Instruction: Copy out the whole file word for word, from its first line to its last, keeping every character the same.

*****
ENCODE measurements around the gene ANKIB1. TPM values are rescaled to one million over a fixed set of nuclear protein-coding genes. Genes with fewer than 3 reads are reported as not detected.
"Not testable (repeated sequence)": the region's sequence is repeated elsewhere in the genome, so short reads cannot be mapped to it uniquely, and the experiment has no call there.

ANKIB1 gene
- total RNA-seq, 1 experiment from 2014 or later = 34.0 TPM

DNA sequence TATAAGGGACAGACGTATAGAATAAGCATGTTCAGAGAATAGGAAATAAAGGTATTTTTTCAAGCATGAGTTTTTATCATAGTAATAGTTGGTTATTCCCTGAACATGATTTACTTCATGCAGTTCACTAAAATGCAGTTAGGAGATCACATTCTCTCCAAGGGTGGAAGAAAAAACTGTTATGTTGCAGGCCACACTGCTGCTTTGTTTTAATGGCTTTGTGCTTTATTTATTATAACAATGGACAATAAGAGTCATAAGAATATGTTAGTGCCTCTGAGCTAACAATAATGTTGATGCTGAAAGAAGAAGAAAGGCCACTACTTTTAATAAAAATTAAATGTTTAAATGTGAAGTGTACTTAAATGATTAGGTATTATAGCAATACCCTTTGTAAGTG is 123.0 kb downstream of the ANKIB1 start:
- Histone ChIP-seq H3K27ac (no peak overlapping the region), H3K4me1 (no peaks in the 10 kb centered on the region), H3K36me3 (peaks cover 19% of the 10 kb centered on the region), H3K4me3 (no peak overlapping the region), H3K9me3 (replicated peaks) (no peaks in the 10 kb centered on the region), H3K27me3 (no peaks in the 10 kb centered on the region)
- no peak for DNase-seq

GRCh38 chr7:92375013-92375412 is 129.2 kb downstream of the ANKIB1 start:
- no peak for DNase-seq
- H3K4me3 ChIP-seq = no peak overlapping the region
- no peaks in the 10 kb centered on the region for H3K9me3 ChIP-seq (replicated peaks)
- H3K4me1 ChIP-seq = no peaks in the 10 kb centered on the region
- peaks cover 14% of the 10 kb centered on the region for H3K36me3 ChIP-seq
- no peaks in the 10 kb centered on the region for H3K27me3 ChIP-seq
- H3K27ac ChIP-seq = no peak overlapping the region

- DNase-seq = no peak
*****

ENCODE measurements around the gene ANKIB1. TPM values are rescaled to one million over a fixed set of nuclear protein-coding genes. Genes with fewer than 3 reads are reported as not detected.
"Not testable (repeated sequence)": the region's sequence is repeated elsewhere in the genome, so short reads cannot be mapped to it uniquely, and the experiment has no call there.

ANKIB1 gene
- total RNA-seq, 1 experiment from 2014 or later = 34.0 TPM

DNA sequence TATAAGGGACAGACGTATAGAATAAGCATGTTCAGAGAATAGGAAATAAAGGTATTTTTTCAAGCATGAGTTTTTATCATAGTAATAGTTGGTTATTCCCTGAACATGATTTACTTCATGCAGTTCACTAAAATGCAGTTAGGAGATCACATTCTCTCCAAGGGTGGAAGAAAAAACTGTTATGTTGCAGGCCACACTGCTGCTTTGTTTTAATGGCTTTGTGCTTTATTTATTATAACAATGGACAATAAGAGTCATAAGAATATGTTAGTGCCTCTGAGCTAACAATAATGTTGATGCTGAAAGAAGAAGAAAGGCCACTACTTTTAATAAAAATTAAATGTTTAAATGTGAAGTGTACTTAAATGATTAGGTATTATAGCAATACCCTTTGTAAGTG is 123.0 kb downstream of the ANKIB1 start:
- Histone ChIP-seq H3K27ac (no peak overlapping the region), H3K4me1 (no peaks in the 10 kb centered on the region), H3K36me3 (peaks cover 19% of the 10 kb centered on the region), H3K4me3 (no peak overlapping the region), H3K9me3 (replicated peaks) (no peaks in the 10 kb centered on the region), H3K27me3 (no peaks in the 10 kb centered on the region)
- no peak for DNase-seq

GRCh38 chr7:92375013-92375412 is 129.2 kb downstream of the ANKIB1 start:
- no peak for DNase-seq
- H3K4me3 ChIP-seq = no peak overlapping the region
- no peaks in the 10 kb centered on the region for H3K9me3 ChIP-seq (replicated peaks)
- H3K4me1 ChIP-seq = no peaks in the 10 kb centered on the region
- peaks cover 14% of the 10 kb centered on the region for H3K36me3 ChIP-seq
- no peaks in the 10 kb centered on the region for H3K27me3 ChIP-seq
- H3K27ac ChIP-seq = no peak overlapping the region

- DNase-seq = no peak